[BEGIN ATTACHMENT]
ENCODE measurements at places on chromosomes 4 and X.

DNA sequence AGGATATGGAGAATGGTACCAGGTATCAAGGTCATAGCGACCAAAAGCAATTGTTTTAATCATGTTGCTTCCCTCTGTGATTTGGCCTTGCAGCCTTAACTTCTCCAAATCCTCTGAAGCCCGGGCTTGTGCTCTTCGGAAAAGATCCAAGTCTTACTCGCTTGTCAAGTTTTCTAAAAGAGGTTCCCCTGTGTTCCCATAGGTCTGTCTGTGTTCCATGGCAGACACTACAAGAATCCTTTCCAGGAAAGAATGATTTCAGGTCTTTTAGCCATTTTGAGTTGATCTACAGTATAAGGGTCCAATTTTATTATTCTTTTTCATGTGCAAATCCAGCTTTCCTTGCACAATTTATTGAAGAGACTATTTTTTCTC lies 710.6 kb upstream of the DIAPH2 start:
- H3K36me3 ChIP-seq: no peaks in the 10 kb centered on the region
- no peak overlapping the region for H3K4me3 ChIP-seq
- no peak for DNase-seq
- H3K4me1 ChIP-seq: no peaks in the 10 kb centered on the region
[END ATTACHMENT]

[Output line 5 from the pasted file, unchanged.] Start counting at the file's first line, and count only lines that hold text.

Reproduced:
- no peak for DNase-seq